The urgency and stakes of the COVID-19 crisis prompted the German Government to draw on a novel form of organizing to aid in resolving the crisis. The German Government served as the host of the #WirVsVirus hackathon organized by arms-length governmental and civil society organizations. Hackathons are fluid forms of organizing emphasizing flexibility and self-organizing to develop prototypes rapidly. We understand this as an open social innovation: the government asked civil society and the private sector to assist in coming up with solutions for the social good.
The results: 42.968 signed up for the hackathon, and 26.581 participated – the largest hackathon the world has seen to this date. Participants generated 1.494 project ideas, from which a jury pre-selected 197 entries and awarded 20 projects from this list. To assist in realizing ideas, the organizers implemented a solution enabler program. 130 projects are in this program and now it is the time for them to develop further, establish formal structures, and create impact.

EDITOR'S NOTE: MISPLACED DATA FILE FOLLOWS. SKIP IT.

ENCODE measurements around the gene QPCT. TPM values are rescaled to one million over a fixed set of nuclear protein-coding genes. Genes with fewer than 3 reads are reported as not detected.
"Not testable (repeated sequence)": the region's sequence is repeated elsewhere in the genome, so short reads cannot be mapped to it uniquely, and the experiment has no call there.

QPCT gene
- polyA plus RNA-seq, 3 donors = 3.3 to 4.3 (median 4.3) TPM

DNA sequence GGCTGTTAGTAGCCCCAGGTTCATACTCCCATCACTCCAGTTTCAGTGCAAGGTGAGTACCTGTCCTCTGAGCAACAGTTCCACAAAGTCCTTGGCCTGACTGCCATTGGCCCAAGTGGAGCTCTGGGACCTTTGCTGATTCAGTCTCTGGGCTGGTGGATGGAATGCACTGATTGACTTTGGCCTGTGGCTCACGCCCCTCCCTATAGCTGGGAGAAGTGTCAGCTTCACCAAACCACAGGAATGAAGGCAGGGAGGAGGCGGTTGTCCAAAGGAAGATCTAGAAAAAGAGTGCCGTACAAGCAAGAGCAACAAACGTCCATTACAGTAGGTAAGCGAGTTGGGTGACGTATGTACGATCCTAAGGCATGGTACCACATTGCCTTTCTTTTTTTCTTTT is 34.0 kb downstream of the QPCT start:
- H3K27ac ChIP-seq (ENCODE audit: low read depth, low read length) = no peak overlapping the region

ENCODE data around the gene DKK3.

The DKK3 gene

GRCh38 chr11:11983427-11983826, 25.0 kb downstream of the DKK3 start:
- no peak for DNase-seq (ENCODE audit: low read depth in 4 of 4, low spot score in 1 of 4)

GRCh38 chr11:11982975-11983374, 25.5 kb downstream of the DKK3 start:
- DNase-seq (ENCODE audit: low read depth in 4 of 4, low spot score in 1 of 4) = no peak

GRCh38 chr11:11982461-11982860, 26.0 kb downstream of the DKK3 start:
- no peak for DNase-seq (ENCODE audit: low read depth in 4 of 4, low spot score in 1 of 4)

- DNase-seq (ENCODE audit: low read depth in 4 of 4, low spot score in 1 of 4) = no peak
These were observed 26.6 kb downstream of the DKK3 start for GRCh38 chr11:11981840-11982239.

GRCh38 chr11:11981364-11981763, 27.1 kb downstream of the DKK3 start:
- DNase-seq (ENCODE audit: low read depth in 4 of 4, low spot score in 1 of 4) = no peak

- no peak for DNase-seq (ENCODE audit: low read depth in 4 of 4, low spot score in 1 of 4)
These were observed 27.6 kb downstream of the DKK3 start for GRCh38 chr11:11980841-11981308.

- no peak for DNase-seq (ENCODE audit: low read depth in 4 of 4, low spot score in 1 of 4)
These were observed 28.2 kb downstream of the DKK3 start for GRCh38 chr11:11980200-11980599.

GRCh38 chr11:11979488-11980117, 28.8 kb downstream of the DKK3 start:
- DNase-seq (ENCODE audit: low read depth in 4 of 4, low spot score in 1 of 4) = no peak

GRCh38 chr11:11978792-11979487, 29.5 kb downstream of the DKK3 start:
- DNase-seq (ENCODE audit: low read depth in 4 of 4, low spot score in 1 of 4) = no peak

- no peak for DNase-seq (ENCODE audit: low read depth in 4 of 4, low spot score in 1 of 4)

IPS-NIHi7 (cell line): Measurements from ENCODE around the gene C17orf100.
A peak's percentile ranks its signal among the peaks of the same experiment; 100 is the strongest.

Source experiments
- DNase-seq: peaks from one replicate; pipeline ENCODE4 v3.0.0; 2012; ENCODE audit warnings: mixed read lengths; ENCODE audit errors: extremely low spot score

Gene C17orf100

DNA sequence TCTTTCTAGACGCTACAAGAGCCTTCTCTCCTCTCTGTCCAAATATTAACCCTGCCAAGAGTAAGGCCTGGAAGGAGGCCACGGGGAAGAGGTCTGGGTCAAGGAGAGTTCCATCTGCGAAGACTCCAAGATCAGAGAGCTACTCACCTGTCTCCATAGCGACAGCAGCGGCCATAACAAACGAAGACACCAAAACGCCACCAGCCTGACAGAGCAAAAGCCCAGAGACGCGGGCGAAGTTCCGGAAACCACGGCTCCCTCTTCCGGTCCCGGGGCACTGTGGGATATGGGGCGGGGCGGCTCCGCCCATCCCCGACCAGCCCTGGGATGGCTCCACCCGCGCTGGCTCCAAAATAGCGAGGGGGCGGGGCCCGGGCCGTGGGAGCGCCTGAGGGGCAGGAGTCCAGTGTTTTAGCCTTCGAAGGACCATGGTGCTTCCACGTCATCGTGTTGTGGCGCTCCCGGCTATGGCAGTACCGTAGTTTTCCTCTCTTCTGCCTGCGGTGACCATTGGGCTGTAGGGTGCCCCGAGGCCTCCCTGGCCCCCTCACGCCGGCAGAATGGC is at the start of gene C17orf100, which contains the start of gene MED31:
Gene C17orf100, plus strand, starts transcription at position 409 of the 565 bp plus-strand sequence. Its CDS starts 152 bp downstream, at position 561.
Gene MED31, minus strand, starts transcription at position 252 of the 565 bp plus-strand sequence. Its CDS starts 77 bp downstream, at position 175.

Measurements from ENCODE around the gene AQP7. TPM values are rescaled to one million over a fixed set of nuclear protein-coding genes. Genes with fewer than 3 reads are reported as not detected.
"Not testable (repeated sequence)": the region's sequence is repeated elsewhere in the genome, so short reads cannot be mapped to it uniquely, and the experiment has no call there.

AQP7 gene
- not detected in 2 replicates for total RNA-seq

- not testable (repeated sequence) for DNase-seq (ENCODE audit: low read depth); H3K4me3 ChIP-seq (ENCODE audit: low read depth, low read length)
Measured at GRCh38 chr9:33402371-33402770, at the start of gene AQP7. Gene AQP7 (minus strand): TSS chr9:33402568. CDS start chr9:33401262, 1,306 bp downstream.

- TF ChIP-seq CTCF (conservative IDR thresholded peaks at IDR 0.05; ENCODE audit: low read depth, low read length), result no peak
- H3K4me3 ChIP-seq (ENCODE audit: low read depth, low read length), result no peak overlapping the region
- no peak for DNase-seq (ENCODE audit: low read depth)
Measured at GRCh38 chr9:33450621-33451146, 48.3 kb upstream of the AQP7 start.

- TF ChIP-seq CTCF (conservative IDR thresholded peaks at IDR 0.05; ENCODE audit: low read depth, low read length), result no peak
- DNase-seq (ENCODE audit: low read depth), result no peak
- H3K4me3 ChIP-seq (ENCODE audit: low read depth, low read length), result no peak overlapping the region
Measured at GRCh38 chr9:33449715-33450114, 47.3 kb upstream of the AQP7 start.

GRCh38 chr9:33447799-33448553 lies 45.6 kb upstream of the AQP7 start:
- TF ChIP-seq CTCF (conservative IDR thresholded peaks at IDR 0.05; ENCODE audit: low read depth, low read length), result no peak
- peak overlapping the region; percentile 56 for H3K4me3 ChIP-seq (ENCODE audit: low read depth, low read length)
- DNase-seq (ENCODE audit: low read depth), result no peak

While there has been some research on hackathons, utilizing hackathons beyond confined technological problems is less explored. On the one hand, the hackathons‘ results are impressive: it rallied all relevant stakeholders (i.e., government, civil society, and the private sector) to kickstart social innovation. It also might even be a field reconfiguring event shaping social innovation practices in Germany in the long-term. On the other hand, institutionalizing and scaling for impact takes a lot of efforts – particularly when bottom-up innovation meets hierarchical structures. One may also wonder whether applying organizing practices originating in Silicon-Valley favoring technological solutionism are suitable for solving complex social issues.
In this research, we set out to explore the open social innovation process of the #wevsvirus hackathon and its impact. We broadly ask, how does one organize an open social innovation process? What are the outcomes of this process? How do the projects develop after the hackathon? How does this hackathon as a potential field reconfiguring event affect the (governmental) approach to organize for social innovation?
Establishing a research program
We design a research program that will allows us to follow the project real time. As we are interested also in the impact of the initiatives chosen, we plan to do so for several years, cover multiple sectors and engage with existing knowledge across disciplines.
In times of crisis, we also need to rethink how we create knowledge and how we disseminate knowledge in new ways. This project aspires to apply several methods such as action- or problem-driven research and relies on standard methods we use in the social science. We will also deploy knowledge creation and dissemination practices such as publishing micro-case studies and sharing research insights on this blog as well as facilitating multi-stakeholder workshops.